Summary: Jesus’ parable about the rejection of the Savior

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In 1858 the Illinois legislature—using an obscure statute—sent Stephen A. Douglas to the U.S. Senate instead of Abraham Lincoln, although Lincoln had won the popular vote. When a sympathetic friend asked Lincoln how he felt, he said, “Like the boy who stubbed his toe: I am too big to cry and too badly hurt to laugh.” (Source unknown)

Jesus begins to speak to the people in parables. He tells how an owner rented his vineyard out to tenant farmers or vine-dressers on a crop basis and then he went to stay in another place. At harvest time he sent a servant to collect his share of the crop. Instead of sharing the crop, the vine-dressers beat him up and sent him away. When the owner didn’t get his share he sent a second slave and then a third with the same results. Finally he sent his own beloved son, whom they killed.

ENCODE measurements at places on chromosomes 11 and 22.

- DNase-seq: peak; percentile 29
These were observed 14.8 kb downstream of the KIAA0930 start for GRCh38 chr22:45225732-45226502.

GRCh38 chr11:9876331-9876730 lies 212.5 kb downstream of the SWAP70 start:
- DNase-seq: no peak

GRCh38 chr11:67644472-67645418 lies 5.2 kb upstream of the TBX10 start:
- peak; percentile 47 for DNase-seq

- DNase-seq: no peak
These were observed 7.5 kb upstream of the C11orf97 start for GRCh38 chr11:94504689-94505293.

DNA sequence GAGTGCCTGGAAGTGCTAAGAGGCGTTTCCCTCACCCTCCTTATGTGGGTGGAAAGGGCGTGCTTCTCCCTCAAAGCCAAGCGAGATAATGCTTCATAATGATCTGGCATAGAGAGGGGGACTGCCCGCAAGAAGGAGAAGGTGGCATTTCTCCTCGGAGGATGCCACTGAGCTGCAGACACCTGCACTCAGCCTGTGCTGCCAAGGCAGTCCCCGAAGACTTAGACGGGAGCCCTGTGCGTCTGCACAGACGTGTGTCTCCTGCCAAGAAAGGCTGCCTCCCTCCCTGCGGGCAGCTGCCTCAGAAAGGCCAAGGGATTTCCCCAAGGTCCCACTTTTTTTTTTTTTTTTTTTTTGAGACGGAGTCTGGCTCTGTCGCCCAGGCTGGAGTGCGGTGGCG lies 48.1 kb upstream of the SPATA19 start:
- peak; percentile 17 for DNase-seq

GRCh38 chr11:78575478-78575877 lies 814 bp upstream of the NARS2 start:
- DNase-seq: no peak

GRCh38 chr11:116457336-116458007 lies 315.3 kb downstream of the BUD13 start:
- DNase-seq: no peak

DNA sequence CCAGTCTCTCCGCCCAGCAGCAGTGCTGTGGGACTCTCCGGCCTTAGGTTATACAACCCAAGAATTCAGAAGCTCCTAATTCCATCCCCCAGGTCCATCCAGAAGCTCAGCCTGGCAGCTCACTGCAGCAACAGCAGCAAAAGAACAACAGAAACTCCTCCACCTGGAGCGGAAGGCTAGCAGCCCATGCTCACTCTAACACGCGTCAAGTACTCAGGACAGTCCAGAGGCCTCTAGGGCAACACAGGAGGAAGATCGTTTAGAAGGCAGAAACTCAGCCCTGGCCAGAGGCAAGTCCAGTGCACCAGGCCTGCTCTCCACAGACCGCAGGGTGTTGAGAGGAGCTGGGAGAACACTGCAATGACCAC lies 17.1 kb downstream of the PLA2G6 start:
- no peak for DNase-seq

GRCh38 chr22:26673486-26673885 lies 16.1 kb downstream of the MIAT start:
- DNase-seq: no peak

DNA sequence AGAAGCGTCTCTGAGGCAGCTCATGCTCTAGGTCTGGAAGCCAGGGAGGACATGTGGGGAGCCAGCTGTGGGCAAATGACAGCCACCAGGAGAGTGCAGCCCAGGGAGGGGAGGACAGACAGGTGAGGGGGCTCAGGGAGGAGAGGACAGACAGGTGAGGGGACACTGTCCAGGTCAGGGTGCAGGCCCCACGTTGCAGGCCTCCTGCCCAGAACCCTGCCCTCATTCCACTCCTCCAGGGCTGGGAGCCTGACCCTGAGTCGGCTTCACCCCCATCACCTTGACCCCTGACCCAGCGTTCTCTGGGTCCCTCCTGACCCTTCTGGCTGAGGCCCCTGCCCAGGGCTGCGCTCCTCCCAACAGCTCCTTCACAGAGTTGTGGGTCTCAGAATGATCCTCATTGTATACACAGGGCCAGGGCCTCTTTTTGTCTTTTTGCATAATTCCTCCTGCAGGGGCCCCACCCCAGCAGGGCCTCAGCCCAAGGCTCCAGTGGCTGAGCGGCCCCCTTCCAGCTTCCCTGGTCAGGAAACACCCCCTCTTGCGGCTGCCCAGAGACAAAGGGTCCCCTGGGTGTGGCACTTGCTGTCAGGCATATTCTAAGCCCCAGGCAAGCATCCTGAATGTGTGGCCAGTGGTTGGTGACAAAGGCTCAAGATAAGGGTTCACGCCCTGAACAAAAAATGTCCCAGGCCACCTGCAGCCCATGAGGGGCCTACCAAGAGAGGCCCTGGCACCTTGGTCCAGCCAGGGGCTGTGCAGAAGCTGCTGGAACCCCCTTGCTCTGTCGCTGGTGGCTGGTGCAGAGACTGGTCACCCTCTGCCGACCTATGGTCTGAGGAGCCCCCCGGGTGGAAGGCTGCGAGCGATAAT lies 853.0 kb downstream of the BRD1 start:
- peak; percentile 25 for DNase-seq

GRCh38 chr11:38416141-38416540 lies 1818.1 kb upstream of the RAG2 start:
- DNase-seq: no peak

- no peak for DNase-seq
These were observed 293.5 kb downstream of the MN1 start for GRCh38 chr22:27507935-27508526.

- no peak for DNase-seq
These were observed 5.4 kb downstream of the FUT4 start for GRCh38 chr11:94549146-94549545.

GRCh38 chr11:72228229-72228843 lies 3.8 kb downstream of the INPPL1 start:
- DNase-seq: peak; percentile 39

The meaning of the parable is rather clear. The vineyard was the Jewish nation. The vine-dressers were Israel’s religious leaders. The slaves were the mistreated prophets and the beloved son was Christ. It was evident that the vine-dressers thought they could kill the son and take possession of the vineyard. By telling this story Jesus exposed the religious leaders plot to kill him and warned that their sins would be punished. This parable is full of truth that tells us certain things about God:

1. It tells us of the generosity of God. The vineyard was equipped with everything that was necessary to make the work of the cultivators easy and profitable.

2. It tells us of the trust of God. The owner went away and left the cultivators to run the vineyard themselves.

3. It tells us of the patience of God. Not once or twice but many times the master gave the cultivators the chance to pay the debt they owed.

4. It tells us of the ultimate triumph of the justice of God. Men might take advantage of the patience of God, but in the end comes judgment and justice.


Ask - Do I make Jesus feel welcome in my life? What action might make Him feel unwelcome? Do I let Him have what is rightfully His as it pertains to my time and material things?

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